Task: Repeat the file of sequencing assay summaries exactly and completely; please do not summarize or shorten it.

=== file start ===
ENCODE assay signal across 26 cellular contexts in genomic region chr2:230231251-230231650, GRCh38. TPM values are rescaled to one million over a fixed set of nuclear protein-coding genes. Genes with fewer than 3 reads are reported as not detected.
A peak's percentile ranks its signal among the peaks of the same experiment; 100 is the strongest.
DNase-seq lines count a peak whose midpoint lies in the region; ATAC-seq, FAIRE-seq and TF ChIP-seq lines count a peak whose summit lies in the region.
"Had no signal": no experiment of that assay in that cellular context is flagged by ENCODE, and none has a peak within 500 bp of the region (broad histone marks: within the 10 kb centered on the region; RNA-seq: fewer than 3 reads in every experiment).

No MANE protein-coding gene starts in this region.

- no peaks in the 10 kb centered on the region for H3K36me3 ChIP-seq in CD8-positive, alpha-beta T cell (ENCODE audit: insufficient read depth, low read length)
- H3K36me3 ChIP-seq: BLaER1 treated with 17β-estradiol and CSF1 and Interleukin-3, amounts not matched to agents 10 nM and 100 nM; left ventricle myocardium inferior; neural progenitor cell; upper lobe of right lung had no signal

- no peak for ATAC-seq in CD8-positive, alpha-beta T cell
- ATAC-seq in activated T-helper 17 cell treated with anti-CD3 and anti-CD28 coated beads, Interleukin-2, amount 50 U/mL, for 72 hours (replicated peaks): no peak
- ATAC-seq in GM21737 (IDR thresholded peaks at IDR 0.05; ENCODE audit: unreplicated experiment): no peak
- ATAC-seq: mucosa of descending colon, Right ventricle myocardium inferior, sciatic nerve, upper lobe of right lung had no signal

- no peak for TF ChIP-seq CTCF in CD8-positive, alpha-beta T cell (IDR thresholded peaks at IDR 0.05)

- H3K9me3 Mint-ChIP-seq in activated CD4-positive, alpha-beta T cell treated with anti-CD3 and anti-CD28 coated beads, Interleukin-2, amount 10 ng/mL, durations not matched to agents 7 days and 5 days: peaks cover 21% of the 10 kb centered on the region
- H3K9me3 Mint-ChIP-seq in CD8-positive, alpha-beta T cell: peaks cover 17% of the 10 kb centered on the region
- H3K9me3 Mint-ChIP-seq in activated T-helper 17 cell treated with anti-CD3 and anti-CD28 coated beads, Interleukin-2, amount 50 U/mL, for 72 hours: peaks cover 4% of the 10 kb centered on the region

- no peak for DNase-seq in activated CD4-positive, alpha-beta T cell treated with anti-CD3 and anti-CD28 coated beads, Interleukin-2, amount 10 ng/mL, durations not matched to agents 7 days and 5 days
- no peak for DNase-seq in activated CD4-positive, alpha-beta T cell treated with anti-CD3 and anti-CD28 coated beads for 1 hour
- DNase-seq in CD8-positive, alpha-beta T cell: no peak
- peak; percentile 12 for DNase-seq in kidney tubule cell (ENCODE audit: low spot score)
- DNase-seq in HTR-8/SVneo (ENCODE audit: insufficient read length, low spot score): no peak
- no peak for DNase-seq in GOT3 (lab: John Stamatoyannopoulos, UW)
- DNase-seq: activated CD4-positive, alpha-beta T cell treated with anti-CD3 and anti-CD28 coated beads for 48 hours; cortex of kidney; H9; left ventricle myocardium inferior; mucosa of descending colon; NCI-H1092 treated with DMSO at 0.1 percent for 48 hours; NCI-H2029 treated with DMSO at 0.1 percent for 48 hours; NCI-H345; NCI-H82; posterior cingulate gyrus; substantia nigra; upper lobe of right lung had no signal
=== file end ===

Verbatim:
ENCODE assay signal across 26 cellular contexts in genomic region chr2:230231251-230231650, GRCh38. TPM values are rescaled to one million over a fixed set of nuclear protein-coding genes. Genes with fewer than 3 reads are reported as not detected.
A peak's percentile ranks its signal among the peaks of the same experiment; 100 is the strongest.
DNase-seq lines count a peak whose midpoint lies in the region; ATAC-seq, FAIRE-seq and TF ChIP-seq lines count a peak whose summit lies in the region.
"Had no signal": no experiment of that assay in that cellular context is flagged by ENCODE, and none has a peak within 500 bp of the region (broad histone marks: within the 10 kb centered on the region; RNA-seq: fewer than 3 reads in every experiment).

No MANE protein-coding gene starts in this region.

- no peaks in the 10 kb centered on the region for H3K36me3 ChIP-seq in CD8-positive, alpha-beta T cell (ENCODE audit: insufficient read depth, low read length)
- H3K36me3 ChIP-seq: BLaER1 treated with 17β-estradiol and CSF1 and Interleukin-3, amounts not matched to agents 10 nM and 100 nM; left ventricle myocardium inferior; neural progenitor cell; upper lobe of right lung had no signal

- no peak for ATAC-seq in CD8-positive, alpha-beta T cell
- ATAC-seq in activated T-helper 17 cell treated with anti-CD3 and anti-CD28 coated beads, Interleukin-2, amount 50 U/mL, for 72 hours (replicated peaks): no peak
- ATAC-seq in GM21737 (IDR thresholded peaks at IDR 0.05; ENCODE audit: unreplicated experiment): no peak
- ATAC-seq: mucosa of descending colon, Right ventricle myocardium inferior, sciatic nerve, upper lobe of right lung had no signal

- no peak for TF ChIP-seq CTCF in CD8-positive, alpha-beta T cell (IDR thresholded peaks at IDR 0.05)

- H3K9me3 Mint-ChIP-seq in activated CD4-positive, alpha-beta T cell treated with anti-CD3 and anti-CD28 coated beads, Interleukin-2, amount 10 ng/mL, durations not matched to agents 7 days and 5 days: peaks cover 21% of the 10 kb centered on the region
- H3K9me3 Mint-ChIP-seq in CD8-positive, alpha-beta T cell: peaks cover 17% of the 10 kb centered on the region
- H3K9me3 Mint-ChIP-seq in activated T-helper 17 cell treated with anti-CD3 and anti-CD28 coated beads, Interleukin-2, amount 50 U/mL, for 72 hours: peaks cover 4% of the 10 kb centered on the region

- no peak for DNase-seq in activated CD4-positive, alpha-beta T cell treated with anti-CD3 and anti-CD28 coated beads, Interleukin-2, amount 10 ng/mL, durations not matched to agents 7 days and 5 days
- no peak for DNase-seq in activated CD4-positive, alpha-beta T cell treated with anti-CD3 and anti-CD28 coated beads for 1 hour
- DNase-seq in CD8-positive, alpha-beta T cell: no peak
- peak; percentile 12 for DNase-seq in kidney tubule cell (ENCODE audit: low spot score)
- DNase-seq in HTR-8/SVneo (ENCODE audit: insufficient read length, low spot score): no peak
- no peak for DNase-seq in GOT3 (lab: John Stamatoyannopoulos, UW)
- DNase-seq: activated CD4-positive, alpha-beta T cell treated with anti-CD3 and anti-CD28 coated beads for 48 hours; cortex of kidney; H9; left ventricle myocardium inferior; mucosa of descending colon; NCI-H1092 treated with DMSO at 0.1 percent for 48 hours; NCI-H2029 treated with DMSO at 0.1 percent for 48 hours; NCI-H345; NCI-H82; posterior cingulate gyrus; substantia nigra; upper lobe of right lung had no signal